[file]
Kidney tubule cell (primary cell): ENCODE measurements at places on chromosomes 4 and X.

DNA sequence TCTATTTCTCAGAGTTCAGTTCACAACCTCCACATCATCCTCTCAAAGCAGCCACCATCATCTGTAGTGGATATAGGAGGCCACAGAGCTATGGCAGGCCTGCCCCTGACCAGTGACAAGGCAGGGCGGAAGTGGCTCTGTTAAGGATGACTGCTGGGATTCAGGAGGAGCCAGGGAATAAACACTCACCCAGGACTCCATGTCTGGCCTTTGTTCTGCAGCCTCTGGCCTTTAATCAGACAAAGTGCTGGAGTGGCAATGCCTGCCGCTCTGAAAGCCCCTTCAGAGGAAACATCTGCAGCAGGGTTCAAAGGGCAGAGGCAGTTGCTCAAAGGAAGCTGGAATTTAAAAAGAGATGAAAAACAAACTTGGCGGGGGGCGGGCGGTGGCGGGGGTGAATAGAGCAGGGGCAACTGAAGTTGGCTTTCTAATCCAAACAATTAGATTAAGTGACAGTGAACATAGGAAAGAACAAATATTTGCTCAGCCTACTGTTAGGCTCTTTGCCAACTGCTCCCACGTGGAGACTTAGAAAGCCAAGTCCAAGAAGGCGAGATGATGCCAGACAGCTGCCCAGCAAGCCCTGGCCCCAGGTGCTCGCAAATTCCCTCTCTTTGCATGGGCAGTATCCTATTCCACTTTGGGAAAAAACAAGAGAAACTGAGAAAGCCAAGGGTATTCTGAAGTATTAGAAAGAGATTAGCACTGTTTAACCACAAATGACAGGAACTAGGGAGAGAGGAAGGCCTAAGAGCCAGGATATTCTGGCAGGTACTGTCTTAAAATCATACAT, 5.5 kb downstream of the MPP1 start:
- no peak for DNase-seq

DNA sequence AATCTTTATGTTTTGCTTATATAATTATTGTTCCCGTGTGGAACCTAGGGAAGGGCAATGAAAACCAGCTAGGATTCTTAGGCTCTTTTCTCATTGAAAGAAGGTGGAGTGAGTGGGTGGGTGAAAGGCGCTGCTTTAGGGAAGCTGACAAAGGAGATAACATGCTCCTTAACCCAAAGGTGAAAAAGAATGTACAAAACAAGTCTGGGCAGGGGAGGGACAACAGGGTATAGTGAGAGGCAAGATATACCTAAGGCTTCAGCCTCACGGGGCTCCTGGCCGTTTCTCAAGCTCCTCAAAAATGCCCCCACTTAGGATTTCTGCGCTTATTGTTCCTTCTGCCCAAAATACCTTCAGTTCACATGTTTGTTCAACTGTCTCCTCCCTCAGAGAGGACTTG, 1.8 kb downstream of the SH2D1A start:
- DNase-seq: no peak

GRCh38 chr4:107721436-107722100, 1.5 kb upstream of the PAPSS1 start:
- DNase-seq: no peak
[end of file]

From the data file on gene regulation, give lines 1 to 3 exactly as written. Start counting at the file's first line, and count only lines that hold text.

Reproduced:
Kidney tubule cell (primary cell): ENCODE measurements at places on chromosomes 4 and X.

DNA sequence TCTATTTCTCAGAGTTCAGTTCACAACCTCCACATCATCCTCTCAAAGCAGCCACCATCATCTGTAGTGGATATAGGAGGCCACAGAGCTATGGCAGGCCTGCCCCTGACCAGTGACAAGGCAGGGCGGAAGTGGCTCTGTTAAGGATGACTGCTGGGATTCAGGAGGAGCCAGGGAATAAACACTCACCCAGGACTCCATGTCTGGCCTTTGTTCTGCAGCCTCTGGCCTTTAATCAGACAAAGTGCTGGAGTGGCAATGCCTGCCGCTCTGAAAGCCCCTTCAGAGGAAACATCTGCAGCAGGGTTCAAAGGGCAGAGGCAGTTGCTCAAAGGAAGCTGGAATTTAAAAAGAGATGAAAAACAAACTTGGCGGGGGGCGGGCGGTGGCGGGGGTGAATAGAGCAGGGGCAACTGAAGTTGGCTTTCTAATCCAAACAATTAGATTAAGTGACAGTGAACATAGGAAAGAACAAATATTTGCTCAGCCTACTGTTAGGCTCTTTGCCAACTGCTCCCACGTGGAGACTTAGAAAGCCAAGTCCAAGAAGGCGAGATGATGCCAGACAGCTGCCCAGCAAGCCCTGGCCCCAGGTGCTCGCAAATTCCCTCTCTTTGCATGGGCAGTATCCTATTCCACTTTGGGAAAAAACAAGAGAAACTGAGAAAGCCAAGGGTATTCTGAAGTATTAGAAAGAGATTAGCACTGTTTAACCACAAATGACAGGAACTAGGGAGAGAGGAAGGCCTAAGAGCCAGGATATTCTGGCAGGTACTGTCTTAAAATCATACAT, 5.5 kb downstream of the MPP1 start:
- no peak for DNase-seq